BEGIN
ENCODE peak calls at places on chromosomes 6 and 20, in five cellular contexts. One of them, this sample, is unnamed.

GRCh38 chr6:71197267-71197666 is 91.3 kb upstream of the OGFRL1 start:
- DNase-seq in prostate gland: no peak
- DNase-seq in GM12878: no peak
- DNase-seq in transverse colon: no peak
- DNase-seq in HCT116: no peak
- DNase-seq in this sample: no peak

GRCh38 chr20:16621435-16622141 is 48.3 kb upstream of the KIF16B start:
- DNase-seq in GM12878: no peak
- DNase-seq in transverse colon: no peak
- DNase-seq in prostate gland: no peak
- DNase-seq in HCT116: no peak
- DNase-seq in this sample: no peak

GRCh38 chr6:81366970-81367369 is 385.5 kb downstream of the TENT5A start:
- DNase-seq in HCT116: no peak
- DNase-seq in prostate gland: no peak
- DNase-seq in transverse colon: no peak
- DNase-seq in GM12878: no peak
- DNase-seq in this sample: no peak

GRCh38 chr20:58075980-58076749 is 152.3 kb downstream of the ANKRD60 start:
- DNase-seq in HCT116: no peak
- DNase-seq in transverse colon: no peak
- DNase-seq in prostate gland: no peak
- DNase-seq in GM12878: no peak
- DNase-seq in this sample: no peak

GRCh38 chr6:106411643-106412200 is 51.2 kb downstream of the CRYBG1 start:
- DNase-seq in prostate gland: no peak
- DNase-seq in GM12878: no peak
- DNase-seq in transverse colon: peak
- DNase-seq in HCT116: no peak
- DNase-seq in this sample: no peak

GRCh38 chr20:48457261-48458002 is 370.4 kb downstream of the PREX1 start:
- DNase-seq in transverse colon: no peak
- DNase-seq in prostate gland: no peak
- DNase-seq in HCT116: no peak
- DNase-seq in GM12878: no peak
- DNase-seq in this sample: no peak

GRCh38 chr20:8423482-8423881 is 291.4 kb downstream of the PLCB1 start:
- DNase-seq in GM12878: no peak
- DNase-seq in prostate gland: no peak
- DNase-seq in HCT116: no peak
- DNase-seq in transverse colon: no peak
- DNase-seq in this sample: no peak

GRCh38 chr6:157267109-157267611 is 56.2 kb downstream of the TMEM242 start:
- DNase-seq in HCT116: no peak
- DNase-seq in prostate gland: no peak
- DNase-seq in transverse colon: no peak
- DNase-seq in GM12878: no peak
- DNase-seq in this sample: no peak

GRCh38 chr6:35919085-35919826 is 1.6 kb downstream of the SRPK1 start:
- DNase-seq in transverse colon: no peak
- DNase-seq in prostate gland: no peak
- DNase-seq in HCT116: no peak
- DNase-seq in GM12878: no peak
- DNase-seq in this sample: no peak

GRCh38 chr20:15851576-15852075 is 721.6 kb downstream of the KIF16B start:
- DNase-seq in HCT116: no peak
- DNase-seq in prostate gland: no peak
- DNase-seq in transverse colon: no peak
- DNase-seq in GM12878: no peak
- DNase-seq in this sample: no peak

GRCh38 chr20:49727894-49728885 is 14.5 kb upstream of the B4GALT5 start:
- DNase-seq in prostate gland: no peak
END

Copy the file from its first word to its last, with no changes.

ENCODE peak calls at places on chromosomes 6 and 20, in five cellular contexts. One of them, this sample, is unnamed.

GRCh38 chr6:71197267-71197666 is 91.3 kb upstream of the OGFRL1 start:
- DNase-seq in prostate gland: no peak
- DNase-seq in GM12878: no peak
- DNase-seq in transverse colon: no peak
- DNase-seq in HCT116: no peak
- DNase-seq in this sample: no peak

GRCh38 chr20:16621435-16622141 is 48.3 kb upstream of the KIF16B start:
- DNase-seq in GM12878: no peak
- DNase-seq in transverse colon: no peak
- DNase-seq in prostate gland: no peak
- DNase-seq in HCT116: no peak
- DNase-seq in this sample: no peak

GRCh38 chr6:81366970-81367369 is 385.5 kb downstream of the TENT5A start:
- DNase-seq in HCT116: no peak
- DNase-seq in prostate gland: no peak
- DNase-seq in transverse colon: no peak
- DNase-seq in GM12878: no peak
- DNase-seq in this sample: no peak

GRCh38 chr20:58075980-58076749 is 152.3 kb downstream of the ANKRD60 start:
- DNase-seq in HCT116: no peak
- DNase-seq in transverse colon: no peak
- DNase-seq in prostate gland: no peak
- DNase-seq in GM12878: no peak
- DNase-seq in this sample: no peak

GRCh38 chr6:106411643-106412200 is 51.2 kb downstream of the CRYBG1 start:
- DNase-seq in prostate gland: no peak
- DNase-seq in GM12878: no peak
- DNase-seq in transverse colon: peak
- DNase-seq in HCT116: no peak
- DNase-seq in this sample: no peak

GRCh38 chr20:48457261-48458002 is 370.4 kb downstream of the PREX1 start:
- DNase-seq in transverse colon: no peak
- DNase-seq in prostate gland: no peak
- DNase-seq in HCT116: no peak
- DNase-seq in GM12878: no peak
- DNase-seq in this sample: no peak

GRCh38 chr20:8423482-8423881 is 291.4 kb downstream of the PLCB1 start:
- DNase-seq in GM12878: no peak
- DNase-seq in prostate gland: no peak
- DNase-seq in HCT116: no peak
- DNase-seq in transverse colon: no peak
- DNase-seq in this sample: no peak

GRCh38 chr6:157267109-157267611 is 56.2 kb downstream of the TMEM242 start:
- DNase-seq in HCT116: no peak
- DNase-seq in prostate gland: no peak
- DNase-seq in transverse colon: no peak
- DNase-seq in GM12878: no peak
- DNase-seq in this sample: no peak

GRCh38 chr6:35919085-35919826 is 1.6 kb downstream of the SRPK1 start:
- DNase-seq in transverse colon: no peak
- DNase-seq in prostate gland: no peak
- DNase-seq in HCT116: no peak
- DNase-seq in GM12878: no peak
- DNase-seq in this sample: no peak

GRCh38 chr20:15851576-15852075 is 721.6 kb downstream of the KIF16B start:
- DNase-seq in HCT116: no peak
- DNase-seq in prostate gland: no peak
- DNase-seq in transverse colon: no peak
- DNase-seq in GM12878: no peak
- DNase-seq in this sample: no peak

GRCh38 chr20:49727894-49728885 is 14.5 kb upstream of the B4GALT5 start:
- DNase-seq in prostate gland: no peak